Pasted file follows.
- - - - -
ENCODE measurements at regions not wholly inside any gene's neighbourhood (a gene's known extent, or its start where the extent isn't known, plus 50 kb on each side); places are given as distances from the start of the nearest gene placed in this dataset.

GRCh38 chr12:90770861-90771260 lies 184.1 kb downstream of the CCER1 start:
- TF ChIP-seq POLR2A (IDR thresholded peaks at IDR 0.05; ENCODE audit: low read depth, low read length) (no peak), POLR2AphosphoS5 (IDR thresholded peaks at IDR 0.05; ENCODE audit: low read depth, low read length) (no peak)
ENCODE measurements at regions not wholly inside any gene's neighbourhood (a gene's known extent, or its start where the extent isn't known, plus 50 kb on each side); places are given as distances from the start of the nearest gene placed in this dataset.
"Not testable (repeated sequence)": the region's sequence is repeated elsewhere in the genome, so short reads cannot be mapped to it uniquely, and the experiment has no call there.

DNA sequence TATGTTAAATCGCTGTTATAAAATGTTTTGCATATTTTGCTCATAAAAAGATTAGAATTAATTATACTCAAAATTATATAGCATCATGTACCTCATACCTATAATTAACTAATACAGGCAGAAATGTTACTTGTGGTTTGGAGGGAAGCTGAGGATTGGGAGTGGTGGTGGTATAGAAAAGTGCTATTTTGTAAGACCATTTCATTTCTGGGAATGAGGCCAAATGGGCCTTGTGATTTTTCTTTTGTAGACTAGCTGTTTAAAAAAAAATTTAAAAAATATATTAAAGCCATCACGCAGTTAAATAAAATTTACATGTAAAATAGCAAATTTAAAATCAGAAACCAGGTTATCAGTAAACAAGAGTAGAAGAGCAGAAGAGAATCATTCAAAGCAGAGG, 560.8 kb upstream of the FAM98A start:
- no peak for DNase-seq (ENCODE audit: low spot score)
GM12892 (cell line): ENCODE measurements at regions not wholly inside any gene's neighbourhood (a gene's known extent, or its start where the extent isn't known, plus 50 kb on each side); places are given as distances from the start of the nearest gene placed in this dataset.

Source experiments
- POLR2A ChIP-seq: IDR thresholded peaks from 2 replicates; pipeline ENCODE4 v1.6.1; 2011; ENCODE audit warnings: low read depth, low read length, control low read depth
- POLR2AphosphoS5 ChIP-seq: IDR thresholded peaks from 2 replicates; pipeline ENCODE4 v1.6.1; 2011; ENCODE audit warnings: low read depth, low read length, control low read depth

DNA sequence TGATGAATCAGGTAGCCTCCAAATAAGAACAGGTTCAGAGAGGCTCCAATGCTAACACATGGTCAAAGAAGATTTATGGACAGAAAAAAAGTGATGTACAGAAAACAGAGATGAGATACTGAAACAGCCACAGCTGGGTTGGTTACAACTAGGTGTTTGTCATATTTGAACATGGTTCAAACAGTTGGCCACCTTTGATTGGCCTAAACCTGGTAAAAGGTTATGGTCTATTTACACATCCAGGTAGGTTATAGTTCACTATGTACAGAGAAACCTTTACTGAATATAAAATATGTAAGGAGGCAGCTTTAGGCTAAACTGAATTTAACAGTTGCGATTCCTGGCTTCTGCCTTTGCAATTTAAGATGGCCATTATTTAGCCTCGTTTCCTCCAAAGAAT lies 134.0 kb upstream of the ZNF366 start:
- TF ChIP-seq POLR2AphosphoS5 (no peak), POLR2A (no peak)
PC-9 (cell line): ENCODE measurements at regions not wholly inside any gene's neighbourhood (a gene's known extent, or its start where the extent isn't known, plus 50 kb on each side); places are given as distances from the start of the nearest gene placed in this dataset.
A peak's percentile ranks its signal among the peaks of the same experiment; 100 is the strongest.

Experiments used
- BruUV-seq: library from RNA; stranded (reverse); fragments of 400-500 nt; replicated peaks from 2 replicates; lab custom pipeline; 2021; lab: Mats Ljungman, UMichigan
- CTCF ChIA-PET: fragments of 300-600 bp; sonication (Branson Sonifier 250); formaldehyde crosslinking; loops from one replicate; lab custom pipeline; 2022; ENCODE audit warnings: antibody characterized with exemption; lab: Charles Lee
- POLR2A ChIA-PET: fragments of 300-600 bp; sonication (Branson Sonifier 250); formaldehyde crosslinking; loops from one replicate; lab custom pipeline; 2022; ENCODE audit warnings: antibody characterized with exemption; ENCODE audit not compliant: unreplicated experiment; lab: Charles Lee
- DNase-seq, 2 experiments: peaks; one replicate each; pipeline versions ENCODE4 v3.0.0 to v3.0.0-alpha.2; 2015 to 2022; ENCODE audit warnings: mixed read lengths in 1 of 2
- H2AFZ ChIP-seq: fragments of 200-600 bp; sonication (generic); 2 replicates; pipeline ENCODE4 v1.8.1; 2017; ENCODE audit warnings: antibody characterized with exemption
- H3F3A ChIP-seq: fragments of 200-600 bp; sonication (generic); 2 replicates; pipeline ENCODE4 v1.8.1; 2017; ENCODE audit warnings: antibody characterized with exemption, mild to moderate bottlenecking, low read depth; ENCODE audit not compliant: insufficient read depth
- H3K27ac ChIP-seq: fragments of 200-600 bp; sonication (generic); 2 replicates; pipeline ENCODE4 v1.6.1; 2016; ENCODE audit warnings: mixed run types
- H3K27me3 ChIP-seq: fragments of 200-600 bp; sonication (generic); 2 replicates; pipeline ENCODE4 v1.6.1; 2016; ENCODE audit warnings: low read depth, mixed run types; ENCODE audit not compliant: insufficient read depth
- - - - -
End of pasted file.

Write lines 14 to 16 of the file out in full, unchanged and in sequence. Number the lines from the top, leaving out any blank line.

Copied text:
PC-9 (cell line): ENCODE measurements at regions not wholly inside any gene's neighbourhood (a gene's known extent, or its start where the extent isn't known, plus 50 kb on each side); places are given as distances from the start of the nearest gene placed in this dataset.
A peak's percentile ranks its signal among the peaks of the same experiment; 100 is the strongest.

Experiments used